Here-turi-kōkā - October 2022
Toi o Taranaki ki Tonga
The event hit full capacity and also attracted a number of Māori from outside of the region but Whakapapa back to the rohe and areas of Waipā. Participants also included academic lead Dr Aroha Yates Smith and Maree Mills curator Māori for Waikato Museum.
There was a larger number of new artists to the Toi ki Waikato forum which was pleasing to see. Studios were set up inside the wharekai where artists were encouraged to korero and share techniques.
This was the second hui for Maungatautari. The wānanga are gaining traction with the view to strengthen connectivity, opportunities and networks for artists in the community.
It is aimed that these hui are run twice a year with the view to encourage artists and their Marae to host if able. Toi ki Waikato Wānanga are facilitated voluntarily by Te Ātinga with their community.
‘As an artist that is quite new to the scene, experiences like the Toi ki Waikato hui are precious and invaluable. The hui provided me with the opportunity to connect with other Māori artists in the region, sparking new ideas and opportunities for collaboration. I was so impressed to see that within the space that was created, there seemed to be natural tuakana-teina relationships forming between experts in a given skill and those that were willing to learn. There was a beautiful sharing and transmission of knowledge both traditional and contemporary. I am excited to participate in more wānanga like this in the future.’ - Ariane Thompson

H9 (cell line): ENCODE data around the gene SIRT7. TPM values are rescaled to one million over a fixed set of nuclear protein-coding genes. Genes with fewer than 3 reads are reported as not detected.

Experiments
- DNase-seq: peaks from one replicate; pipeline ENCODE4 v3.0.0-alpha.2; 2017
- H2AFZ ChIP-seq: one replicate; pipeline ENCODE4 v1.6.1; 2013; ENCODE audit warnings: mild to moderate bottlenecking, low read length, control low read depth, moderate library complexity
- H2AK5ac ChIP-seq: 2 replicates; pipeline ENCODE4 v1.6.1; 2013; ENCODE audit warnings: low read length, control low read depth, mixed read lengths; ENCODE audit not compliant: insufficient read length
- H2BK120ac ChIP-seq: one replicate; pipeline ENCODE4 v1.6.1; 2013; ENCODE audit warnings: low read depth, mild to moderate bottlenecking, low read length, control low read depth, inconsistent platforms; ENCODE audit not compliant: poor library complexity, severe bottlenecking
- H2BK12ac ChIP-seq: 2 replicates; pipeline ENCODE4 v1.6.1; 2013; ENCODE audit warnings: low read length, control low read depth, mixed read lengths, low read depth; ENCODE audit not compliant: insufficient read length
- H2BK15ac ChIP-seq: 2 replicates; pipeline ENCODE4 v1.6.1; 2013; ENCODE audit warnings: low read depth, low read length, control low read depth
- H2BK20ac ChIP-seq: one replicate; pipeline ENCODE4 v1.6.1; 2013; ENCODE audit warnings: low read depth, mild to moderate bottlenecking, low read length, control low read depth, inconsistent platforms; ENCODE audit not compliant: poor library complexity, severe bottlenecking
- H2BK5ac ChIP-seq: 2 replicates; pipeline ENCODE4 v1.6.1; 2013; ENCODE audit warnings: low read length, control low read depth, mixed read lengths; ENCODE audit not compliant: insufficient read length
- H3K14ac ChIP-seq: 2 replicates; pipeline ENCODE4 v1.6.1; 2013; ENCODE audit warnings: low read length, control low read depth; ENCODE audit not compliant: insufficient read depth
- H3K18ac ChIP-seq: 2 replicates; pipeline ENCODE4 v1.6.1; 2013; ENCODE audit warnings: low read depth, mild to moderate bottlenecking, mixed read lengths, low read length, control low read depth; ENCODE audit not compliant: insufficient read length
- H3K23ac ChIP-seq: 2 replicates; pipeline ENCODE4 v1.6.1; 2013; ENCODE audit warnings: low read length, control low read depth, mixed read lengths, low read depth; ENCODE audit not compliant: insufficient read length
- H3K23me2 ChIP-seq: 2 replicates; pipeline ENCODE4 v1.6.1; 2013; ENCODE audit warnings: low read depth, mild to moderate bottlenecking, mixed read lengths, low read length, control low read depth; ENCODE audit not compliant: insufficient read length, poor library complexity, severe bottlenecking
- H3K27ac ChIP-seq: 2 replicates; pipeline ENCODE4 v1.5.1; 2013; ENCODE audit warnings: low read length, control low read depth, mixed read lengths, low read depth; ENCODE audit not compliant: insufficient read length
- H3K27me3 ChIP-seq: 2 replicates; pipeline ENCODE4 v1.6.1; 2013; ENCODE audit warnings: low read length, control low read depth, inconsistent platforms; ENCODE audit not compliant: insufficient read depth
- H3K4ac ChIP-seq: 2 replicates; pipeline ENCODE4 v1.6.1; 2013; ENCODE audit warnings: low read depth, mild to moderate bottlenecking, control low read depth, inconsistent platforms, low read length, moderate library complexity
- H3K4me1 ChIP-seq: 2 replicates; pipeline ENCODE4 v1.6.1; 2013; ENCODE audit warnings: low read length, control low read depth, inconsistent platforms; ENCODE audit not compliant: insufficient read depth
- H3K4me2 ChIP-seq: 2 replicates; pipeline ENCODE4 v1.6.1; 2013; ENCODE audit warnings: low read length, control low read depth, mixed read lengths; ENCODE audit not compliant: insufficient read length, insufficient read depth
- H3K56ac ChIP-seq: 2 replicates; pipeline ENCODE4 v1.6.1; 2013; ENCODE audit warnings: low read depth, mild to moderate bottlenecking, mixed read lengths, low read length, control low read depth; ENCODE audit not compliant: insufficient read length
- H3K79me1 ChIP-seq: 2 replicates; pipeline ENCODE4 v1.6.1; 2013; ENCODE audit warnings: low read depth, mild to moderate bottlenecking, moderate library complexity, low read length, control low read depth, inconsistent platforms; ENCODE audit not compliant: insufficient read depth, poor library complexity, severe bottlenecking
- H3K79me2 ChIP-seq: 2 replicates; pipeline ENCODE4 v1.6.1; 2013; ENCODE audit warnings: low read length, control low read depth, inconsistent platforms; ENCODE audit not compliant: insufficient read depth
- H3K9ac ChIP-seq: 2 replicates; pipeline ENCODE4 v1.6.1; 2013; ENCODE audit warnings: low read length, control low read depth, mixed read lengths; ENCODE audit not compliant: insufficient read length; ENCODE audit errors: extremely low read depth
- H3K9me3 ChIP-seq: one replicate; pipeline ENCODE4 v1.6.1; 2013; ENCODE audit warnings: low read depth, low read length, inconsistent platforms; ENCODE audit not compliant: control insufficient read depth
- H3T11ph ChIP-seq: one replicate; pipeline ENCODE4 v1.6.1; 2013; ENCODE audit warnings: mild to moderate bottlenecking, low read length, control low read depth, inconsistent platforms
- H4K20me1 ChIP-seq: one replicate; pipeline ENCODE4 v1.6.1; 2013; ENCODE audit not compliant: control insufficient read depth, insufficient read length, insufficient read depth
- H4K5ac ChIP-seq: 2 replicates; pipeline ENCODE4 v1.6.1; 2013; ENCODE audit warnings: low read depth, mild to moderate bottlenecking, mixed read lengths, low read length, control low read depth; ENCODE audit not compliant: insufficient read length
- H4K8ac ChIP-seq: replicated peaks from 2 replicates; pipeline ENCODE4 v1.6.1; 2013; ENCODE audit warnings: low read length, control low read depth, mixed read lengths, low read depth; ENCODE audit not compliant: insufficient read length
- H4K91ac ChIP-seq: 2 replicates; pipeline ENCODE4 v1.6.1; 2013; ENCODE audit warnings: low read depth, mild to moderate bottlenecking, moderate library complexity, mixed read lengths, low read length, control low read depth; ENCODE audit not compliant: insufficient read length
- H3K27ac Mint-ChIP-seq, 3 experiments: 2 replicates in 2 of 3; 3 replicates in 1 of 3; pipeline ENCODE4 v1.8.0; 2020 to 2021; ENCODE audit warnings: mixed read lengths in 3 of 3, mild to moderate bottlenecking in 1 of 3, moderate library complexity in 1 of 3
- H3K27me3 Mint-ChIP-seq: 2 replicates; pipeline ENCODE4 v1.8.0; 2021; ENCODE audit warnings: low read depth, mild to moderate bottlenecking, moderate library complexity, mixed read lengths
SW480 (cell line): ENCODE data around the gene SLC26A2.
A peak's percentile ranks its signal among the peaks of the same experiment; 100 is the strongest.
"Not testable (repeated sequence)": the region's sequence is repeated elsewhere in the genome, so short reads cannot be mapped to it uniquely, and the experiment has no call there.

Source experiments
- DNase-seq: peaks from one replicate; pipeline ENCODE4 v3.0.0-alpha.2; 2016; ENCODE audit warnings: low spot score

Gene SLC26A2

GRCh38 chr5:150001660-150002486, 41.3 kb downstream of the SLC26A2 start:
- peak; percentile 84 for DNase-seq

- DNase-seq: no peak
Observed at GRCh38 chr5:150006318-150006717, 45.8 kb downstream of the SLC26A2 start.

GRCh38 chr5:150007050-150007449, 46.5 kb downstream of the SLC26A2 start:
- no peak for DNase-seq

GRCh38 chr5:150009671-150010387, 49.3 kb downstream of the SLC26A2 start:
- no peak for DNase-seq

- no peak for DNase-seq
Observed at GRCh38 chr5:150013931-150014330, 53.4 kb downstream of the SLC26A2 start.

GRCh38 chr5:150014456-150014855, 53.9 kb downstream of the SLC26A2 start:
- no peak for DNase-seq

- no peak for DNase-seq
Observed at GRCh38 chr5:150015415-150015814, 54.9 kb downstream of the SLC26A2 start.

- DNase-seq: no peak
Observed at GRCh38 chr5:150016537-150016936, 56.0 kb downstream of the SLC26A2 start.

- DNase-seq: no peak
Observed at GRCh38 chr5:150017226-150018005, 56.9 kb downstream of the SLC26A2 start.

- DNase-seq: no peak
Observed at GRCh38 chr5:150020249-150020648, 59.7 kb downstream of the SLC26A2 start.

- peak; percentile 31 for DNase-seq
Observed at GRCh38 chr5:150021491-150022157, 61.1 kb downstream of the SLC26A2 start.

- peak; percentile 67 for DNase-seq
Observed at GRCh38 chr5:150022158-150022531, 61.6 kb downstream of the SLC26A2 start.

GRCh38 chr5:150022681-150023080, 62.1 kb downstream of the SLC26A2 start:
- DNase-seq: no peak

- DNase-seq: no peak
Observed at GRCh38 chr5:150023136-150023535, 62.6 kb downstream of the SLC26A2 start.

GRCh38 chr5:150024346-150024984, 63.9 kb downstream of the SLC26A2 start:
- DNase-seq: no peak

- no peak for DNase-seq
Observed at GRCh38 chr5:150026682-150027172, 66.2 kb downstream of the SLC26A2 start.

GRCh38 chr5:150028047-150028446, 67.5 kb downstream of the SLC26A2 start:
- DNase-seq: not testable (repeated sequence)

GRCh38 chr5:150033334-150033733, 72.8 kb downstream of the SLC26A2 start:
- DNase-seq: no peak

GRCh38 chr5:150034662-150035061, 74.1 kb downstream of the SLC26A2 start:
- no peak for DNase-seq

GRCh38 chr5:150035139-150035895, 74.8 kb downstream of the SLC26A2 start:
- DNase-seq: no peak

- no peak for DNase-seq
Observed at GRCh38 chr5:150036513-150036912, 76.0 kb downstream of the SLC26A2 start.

Frances Stachl, Tapirioterangi Pirikahu, Tia Ranginui, Tibet Ranginui, Natasha Keating, Maehe Ranginui, Isaiah Barlow, Hemi Kiwikiwi, Aaron Te Rangiao, Toka Poa, Ngaroma Poa, Rochelle Te Kaho, Cecelia Kumeroa, Wi Taepa, Gabrielle Belz, Rere Sutherland and Vanessa Wairata Edwards (curator).
Reporting Back 2 0 2 2
E rere kau mai te awa nui mai i Te Kāhui Maunga ki Tangaroa,
ko au te awa, ko te awa ko au.
Reporting Back 2022 is a homecoming exhibition.
It is a combination of two years work created in 2020 and 2021, whilst studying with Te Toioho ki Āpiti - Massey University. This is the first time that these works have been shown back home.
The kaupapa of these works relate to narratives that belong to Whanganui, Ngāti Rangi and Ngā Wairiki iwi. The first 5 paintings belong to a series called ‘Invoking Mana’. The second set of 5 belong to a series called ‘Te Waiū o te Ika’. Further explanation is found in the statements preceding each body of work.
Huritau - Whanganui artists reflect on the past year.
1. (verb) (-a,-tia) to consider, reflect upon.
Huritau is usually a word associated with birthdays and celebrating the anniversary of one's birth, but it simply means the turning of the year and can refer to any anniversary. It also means to consider or reflect upon. This show considers what has happened within the last year through the artworks of those participating.
Artists selected contributed a resolved work or series of works made since last Puanga, Not only did the exhibition showcase some of Whanganui’s most renowned Maori artists including Wi Taeapa, Natasha Keating & Frances Stachl but some rising stars like Tia Ranginui and emerging artists like Toka and Ngaroma Poa.
It achieved everything we set out to do, identifying & connecting our practitioners and activating space within our community. Next up we look to wananga kotahi and continue our korero.
Waikato - Click on the image
Native Voices Group Exhibition
Curated By Rina & Tai Kerekere